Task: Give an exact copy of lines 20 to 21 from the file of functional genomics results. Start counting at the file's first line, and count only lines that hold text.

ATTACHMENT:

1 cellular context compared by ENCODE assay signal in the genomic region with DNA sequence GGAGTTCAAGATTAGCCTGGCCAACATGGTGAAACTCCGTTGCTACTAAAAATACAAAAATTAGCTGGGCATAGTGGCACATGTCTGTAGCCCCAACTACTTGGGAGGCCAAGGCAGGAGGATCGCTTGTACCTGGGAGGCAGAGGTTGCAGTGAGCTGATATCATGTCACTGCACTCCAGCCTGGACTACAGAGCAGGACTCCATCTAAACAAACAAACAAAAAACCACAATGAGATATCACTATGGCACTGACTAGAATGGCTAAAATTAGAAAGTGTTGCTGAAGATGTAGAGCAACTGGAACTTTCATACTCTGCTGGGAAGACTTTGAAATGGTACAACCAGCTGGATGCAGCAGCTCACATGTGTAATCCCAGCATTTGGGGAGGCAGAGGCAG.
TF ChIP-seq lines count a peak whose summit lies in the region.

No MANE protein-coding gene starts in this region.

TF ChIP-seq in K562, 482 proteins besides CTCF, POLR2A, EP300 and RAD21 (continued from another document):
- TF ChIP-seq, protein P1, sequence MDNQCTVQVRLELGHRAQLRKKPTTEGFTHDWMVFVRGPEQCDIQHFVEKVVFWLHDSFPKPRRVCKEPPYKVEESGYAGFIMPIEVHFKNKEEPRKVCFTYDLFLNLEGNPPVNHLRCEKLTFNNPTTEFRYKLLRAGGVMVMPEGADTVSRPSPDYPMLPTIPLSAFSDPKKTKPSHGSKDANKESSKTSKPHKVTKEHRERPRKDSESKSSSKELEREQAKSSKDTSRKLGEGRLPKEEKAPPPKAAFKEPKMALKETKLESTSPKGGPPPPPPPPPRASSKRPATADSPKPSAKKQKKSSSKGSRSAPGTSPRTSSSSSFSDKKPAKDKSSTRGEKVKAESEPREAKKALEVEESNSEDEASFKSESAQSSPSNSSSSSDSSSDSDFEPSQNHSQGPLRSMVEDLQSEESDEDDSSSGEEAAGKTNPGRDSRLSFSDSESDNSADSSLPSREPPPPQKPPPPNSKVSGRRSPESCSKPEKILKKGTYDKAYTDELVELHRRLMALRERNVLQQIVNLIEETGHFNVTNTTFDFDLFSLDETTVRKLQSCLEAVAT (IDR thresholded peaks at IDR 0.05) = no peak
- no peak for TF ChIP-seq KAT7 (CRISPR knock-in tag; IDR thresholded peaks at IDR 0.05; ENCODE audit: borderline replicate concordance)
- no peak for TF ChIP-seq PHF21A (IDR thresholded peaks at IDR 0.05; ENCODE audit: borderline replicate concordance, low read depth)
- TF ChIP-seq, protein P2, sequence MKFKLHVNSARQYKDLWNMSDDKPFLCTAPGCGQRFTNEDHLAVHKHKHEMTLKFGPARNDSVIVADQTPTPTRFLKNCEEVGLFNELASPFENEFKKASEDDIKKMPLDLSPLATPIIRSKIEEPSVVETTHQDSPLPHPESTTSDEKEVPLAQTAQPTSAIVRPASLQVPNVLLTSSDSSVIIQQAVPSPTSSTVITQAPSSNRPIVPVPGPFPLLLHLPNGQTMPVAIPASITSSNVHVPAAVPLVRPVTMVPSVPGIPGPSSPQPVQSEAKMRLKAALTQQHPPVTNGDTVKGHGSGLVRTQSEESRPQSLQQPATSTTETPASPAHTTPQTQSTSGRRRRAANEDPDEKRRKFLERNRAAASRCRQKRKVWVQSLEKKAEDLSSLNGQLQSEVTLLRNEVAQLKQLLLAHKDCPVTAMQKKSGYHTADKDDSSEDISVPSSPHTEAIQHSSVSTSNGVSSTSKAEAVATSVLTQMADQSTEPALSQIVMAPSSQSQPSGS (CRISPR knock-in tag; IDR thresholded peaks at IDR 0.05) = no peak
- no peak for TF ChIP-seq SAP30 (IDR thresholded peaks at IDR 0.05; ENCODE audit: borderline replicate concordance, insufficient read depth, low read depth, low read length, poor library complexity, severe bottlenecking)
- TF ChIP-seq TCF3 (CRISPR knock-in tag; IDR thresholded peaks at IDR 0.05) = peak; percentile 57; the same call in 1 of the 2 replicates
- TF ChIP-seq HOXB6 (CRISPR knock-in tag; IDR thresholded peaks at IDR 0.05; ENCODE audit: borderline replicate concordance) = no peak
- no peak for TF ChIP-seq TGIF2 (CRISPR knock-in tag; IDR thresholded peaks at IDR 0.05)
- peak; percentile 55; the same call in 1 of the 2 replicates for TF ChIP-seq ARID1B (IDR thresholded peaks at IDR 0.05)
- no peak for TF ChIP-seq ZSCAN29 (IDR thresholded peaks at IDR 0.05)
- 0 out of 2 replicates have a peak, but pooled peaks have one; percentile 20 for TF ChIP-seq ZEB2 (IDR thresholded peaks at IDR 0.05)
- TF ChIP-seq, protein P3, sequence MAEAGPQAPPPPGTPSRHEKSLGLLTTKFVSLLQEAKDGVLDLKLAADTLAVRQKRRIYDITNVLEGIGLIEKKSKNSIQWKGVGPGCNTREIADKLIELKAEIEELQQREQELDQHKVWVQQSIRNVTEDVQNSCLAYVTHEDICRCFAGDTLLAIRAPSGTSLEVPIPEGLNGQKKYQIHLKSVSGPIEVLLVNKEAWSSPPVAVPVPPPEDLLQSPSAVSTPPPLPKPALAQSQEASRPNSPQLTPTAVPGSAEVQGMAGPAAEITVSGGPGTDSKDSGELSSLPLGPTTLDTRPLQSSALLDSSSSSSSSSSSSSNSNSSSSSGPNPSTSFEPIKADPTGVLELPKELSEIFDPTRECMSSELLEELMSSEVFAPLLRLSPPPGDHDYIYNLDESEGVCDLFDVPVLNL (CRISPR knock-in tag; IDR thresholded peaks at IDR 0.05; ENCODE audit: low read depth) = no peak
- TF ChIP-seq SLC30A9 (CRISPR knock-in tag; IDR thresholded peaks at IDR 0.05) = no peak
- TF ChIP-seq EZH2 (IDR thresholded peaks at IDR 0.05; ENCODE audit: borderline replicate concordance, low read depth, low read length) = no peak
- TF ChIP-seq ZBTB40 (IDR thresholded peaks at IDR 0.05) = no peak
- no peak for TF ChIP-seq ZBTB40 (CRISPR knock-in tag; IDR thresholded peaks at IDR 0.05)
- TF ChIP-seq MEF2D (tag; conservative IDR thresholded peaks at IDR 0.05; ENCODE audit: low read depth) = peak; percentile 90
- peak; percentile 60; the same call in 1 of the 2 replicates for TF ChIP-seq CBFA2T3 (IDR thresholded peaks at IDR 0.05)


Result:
- no peak for TF ChIP-seq ZBTB40 (CRISPR knock-in tag; IDR thresholded peaks at IDR 0.05)
- TF ChIP-seq MEF2D (tag; conservative IDR thresholded peaks at IDR 0.05; ENCODE audit: low read depth) = peak; percentile 90